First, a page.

Every Friday we raise a glass to celebrate some of the best new boozy bottles to hit store shelves. This week, we bring you a suitably summery collection featuring “Instagram-friendly” interactive craft beers, paradisiacal ale, and more. What is paradise? We’re not too sure, but a combination of beer and doing good can’t be too far off the mark. Welcome, then, Paradise Beer, designed by South Carolina agency SDCO partners.
Over his almost 60-year career photographer Neil Libbert has shot everything from the Brixton Riots to George Best, a young Helen Mirren, the folk working at a DHSS Benefit Office, and children playing on the streets of Harlem in the 1960s. Whatever his subject and whenever it was shot, Libbert’s knack for capturing those tiny moments that tell a thousand stories make each photograph as brilliant and revelatory as the next.
In many agencies, Friday means it’s time to kick back at your desk with a well earned drink, on the house. That’s after a long stretch of design industry “networking” (a.k.a. semi-heavy weeknight drinking) and a few client lunches that tend to lean on the liquid side. In the UK and the U.S. at least, it seems booze and the design industry are very comfortable bedfellows indeed, snuggled together after years of blissful union.
Muck Rack makes it simple to find people, tweets, or articles that mention any name, keyword, company, hashtag etc. We've compiled this guide to help you make the most of your search.
Selecting a term
Start searching tweets, articles from media outlets, articles mentioned in tweets, journalists'
names, titles and bios with some suggested searches:
Companies or Topics (e.g. iPhone, Microsoft)
Phrases (e.g. "cloud computing") — use quotes to keep the terms together
Twitter handles (e.g. @username) — returns those who have mentioned or replied to
Names (e.g. "David Pogue")
Hashtags (e.g. #sxsw, #london2012)
Bio details (e.g. vegan, Olympics, father)
Muck Rack's Advanced Search allows for many boolean operators.
Find results that mention multiple specified terms, use AND or
+. For example, ensure each result contains both Elon Musk and Mark Zuckerberg by
searching Obama AND Romney or Obama + Romney.
Use the operators OR or , to broaden your search when you'd like either of
multiple terms to appear in results. (This is the default behavior of our search when no operators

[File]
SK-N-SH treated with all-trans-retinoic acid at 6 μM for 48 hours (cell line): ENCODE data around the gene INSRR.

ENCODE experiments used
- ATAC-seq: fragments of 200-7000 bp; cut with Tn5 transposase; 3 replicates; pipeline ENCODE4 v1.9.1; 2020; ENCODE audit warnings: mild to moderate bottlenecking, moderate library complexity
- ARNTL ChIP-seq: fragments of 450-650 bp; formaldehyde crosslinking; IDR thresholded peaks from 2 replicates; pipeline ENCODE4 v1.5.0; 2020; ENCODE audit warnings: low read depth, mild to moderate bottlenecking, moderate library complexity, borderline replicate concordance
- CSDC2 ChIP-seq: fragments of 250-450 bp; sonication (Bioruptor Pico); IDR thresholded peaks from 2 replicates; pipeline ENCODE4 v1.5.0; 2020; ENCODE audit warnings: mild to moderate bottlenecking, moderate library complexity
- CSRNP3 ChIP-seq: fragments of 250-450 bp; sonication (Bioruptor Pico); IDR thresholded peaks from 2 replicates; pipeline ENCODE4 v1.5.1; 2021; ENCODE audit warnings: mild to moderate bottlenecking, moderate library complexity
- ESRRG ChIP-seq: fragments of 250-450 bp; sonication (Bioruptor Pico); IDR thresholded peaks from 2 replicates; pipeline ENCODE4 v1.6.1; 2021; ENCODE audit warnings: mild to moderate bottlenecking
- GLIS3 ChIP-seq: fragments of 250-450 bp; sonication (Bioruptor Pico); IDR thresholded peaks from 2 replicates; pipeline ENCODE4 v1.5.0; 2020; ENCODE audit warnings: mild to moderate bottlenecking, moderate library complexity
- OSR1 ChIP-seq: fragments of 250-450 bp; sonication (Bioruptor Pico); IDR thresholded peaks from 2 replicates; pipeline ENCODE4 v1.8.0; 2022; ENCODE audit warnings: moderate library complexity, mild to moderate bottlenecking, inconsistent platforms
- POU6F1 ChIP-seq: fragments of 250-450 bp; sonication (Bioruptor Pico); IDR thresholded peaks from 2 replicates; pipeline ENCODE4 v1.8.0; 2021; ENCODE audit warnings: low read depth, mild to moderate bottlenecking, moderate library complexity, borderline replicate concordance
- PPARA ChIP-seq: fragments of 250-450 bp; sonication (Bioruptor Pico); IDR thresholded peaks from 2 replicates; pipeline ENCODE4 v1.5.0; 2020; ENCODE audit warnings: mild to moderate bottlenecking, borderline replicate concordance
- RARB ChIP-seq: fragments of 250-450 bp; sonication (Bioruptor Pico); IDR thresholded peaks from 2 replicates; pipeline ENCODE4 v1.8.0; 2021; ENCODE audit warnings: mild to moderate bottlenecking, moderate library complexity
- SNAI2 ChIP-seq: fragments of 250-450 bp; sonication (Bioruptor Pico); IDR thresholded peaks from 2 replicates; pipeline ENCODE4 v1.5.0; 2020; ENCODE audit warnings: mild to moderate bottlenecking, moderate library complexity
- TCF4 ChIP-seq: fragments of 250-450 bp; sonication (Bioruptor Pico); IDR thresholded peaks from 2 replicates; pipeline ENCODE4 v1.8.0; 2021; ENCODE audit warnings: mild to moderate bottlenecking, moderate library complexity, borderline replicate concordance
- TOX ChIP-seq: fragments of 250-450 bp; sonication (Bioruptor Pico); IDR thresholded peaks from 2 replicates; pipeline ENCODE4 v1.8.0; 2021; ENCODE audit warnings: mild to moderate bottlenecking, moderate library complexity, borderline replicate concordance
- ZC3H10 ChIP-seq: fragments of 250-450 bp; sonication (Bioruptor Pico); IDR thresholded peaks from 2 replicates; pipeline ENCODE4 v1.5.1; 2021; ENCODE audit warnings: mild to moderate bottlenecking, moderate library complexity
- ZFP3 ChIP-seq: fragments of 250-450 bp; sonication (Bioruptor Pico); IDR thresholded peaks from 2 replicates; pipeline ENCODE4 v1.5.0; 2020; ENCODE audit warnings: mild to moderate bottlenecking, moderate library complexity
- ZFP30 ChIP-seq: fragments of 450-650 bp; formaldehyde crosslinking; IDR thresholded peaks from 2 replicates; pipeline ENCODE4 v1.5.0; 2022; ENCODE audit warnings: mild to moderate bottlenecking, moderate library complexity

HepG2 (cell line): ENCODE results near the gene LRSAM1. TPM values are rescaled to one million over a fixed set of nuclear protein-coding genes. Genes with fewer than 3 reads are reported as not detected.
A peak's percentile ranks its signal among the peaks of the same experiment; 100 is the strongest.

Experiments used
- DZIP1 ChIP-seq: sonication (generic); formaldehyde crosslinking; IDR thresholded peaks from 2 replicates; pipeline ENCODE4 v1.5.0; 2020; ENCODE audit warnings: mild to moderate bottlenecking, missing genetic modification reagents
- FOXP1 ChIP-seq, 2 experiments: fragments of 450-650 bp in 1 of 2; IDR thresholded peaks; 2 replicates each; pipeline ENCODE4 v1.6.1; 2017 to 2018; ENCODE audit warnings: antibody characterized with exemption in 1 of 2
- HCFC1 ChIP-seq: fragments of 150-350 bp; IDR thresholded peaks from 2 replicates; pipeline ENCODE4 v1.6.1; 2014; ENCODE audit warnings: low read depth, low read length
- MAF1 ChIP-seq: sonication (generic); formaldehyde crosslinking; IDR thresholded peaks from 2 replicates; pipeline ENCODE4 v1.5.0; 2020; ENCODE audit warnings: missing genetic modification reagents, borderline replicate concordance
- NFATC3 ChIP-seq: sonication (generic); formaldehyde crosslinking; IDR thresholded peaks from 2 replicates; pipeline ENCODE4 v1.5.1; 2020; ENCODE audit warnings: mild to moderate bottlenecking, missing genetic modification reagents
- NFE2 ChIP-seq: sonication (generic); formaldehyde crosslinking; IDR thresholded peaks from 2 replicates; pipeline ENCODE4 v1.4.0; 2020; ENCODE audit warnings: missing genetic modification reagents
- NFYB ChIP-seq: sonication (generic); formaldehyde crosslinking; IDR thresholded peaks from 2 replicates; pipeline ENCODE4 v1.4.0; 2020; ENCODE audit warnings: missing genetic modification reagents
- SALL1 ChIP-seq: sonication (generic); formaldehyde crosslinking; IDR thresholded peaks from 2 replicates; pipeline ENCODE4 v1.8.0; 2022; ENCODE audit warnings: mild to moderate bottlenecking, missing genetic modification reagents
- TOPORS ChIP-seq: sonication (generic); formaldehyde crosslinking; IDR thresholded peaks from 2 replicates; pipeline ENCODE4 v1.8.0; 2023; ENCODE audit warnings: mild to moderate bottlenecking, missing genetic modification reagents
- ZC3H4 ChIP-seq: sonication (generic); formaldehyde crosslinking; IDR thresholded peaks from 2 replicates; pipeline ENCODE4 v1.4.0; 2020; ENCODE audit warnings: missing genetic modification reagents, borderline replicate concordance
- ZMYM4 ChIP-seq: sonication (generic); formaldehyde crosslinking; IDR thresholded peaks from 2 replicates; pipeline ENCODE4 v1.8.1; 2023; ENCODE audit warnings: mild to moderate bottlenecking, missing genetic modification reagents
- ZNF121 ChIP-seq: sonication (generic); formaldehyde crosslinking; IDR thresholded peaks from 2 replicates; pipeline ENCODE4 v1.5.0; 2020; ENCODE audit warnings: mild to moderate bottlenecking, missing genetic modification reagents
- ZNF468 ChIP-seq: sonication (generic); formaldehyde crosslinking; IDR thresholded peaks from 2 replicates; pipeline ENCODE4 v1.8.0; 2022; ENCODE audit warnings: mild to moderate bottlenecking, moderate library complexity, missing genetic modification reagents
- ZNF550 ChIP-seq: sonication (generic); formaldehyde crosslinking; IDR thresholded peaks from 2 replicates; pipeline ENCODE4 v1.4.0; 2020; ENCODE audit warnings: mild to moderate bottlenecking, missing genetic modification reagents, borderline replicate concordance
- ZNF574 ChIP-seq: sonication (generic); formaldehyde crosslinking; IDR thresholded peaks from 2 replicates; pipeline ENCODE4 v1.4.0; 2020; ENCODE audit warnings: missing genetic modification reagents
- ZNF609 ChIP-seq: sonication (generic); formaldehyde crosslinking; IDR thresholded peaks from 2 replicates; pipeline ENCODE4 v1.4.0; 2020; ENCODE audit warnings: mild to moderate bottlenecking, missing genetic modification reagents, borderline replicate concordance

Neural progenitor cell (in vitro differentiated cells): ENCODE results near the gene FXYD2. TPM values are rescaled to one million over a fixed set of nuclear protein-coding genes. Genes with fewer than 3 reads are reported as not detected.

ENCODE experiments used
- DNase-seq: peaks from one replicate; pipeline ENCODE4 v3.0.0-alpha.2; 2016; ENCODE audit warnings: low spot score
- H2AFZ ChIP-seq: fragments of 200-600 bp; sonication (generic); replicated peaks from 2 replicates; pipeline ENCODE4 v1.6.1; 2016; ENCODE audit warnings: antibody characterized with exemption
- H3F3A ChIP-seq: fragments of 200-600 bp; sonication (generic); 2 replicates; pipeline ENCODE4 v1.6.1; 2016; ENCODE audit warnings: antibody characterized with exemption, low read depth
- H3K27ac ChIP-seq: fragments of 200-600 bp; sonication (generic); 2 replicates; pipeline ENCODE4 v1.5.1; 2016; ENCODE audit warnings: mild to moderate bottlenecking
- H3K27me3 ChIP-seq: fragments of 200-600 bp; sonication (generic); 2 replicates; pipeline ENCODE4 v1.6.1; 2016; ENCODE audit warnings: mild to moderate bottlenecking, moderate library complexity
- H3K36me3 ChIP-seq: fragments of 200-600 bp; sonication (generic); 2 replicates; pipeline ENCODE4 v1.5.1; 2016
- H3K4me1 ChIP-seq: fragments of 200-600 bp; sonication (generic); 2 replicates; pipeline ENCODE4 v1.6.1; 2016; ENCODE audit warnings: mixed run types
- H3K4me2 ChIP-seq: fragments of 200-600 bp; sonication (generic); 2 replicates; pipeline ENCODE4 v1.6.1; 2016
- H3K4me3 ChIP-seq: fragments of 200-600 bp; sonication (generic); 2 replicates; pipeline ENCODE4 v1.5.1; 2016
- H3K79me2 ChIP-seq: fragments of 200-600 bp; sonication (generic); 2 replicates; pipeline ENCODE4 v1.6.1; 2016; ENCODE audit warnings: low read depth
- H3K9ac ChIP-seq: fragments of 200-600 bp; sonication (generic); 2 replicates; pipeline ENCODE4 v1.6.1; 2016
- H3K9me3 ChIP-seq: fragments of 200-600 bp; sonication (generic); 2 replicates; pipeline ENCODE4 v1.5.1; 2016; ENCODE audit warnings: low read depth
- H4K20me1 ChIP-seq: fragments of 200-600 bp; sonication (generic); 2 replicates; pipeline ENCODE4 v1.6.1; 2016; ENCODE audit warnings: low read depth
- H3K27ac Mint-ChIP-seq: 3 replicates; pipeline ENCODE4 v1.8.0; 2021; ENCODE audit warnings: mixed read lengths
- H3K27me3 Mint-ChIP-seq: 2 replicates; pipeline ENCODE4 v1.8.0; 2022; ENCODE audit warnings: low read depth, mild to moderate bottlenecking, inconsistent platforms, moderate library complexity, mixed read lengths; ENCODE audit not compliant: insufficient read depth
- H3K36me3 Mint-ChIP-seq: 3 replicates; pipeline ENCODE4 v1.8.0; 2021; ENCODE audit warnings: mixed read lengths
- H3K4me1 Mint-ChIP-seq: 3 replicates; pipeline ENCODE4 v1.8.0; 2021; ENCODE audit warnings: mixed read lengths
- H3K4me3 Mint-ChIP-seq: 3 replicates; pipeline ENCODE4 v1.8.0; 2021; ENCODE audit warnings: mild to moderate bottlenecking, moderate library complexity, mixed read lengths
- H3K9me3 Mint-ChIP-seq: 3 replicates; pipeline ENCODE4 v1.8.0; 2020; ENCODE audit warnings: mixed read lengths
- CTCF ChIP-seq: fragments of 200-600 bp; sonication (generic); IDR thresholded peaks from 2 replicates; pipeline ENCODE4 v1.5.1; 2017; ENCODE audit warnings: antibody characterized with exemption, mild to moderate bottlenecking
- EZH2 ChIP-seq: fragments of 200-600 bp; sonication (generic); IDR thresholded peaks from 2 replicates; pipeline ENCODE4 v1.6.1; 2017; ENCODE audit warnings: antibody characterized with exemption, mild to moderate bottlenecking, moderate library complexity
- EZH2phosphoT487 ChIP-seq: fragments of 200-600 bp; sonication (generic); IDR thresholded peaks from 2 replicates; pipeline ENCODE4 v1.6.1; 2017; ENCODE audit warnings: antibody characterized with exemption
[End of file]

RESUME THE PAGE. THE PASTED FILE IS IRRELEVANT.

are used.) For example, search for democrat OR republican to find results that refer to
Democrats and/or Republicans.
Use NOT or - to subtract results from your search. For
example, searching Disney will yield results about the Walt Disney Company as well as Walt Disney
World Resort. To exclude mentions of Disney World, search for Disney -World or Disney
When using one of these operators with a phrase, enclose it in quotation marks. For example, you can
find results about smartphones excluding Apple's iPhone 4S by searching smartphone -"iPhone
Exact case matching or punctuation
If you're searching for a brand name or keyword that relies on specific punctuation marks or capitalization, you can
find results that match your exact query by adding matchcase: before the keyword you're searching for, like matchcase:E*TRADE .
Use parentheses to separate multiple
boolean phrases. For example, to find journalists talking about having fun in Disney World or
Disneyland, search for ("disney world" OR disneyland) AND fun.
An asterisk can be used to search for any variation of a root word truncated by the asterisk. For example, searching for admin* will return results for administrator, administration, administer, administered, etc.
A near operator is an AND operator where you can control the distance between the words. You can vary the distance the near operation uses by adding a forward slash and number (between 0-99) such as strawberries NEAR/10 "whipped cream", which means the strawberries must exist within 10 words of "whipped cream".